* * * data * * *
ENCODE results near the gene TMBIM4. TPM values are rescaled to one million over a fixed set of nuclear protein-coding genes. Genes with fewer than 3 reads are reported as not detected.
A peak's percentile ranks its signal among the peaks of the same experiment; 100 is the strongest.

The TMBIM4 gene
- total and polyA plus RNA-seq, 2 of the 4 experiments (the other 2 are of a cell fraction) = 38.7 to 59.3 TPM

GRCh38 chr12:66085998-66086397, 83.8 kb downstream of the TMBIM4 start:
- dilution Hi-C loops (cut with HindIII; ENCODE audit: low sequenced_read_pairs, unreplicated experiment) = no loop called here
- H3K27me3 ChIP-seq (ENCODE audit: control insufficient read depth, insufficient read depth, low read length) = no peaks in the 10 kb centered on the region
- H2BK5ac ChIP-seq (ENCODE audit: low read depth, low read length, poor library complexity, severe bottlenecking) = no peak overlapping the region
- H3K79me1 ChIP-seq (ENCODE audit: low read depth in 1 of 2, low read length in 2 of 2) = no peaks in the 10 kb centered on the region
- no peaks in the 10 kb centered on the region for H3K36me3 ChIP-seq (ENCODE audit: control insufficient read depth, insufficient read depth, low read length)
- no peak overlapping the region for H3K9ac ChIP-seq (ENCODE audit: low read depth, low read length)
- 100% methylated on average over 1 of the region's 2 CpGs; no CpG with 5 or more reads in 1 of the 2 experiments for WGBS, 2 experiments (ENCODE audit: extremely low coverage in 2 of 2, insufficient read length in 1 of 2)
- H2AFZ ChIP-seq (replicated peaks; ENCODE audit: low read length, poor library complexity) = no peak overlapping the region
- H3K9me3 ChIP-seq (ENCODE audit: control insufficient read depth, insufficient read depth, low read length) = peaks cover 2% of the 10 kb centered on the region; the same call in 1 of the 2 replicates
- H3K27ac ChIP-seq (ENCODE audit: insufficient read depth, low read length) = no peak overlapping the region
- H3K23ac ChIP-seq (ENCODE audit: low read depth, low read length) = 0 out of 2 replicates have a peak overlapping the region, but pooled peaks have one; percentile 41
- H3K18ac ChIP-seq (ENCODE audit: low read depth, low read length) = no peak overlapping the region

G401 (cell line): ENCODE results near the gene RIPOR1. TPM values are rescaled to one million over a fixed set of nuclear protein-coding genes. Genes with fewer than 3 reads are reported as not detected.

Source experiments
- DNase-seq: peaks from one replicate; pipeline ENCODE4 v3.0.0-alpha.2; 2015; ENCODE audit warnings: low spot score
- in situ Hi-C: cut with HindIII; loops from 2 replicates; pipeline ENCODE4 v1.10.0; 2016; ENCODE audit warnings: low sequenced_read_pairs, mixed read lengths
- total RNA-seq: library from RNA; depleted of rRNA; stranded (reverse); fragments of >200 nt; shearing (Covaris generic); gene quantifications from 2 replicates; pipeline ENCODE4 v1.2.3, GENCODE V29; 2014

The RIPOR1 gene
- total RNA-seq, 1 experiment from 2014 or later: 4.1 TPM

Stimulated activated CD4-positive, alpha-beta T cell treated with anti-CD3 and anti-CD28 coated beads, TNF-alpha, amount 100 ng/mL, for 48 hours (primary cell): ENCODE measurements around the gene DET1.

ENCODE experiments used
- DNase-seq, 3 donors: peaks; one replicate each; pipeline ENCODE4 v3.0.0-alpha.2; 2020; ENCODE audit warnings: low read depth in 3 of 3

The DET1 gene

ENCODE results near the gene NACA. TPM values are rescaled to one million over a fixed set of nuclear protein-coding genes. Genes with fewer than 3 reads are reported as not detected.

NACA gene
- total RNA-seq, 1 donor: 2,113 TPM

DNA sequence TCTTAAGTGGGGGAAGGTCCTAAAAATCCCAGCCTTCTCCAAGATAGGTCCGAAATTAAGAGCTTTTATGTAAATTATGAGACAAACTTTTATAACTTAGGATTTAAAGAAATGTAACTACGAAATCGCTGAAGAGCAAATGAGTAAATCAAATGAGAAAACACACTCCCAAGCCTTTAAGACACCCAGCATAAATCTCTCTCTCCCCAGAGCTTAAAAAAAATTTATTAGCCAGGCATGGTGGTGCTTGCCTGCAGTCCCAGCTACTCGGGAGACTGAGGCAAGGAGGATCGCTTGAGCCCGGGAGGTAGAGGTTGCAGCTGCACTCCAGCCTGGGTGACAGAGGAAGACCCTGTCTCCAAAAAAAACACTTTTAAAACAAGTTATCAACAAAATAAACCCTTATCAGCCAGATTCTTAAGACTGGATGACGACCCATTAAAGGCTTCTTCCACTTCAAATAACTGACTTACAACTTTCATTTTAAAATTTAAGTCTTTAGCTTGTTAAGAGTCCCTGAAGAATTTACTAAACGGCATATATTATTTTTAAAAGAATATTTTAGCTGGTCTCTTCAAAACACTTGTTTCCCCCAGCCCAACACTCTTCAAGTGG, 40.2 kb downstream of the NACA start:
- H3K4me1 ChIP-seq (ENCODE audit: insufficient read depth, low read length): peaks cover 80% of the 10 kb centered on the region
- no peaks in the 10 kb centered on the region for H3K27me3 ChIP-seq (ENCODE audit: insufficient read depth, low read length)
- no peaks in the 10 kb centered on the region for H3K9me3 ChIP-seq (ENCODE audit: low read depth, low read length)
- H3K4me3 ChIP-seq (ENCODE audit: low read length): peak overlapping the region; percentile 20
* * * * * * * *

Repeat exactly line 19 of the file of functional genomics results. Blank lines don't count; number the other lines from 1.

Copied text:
Source experiments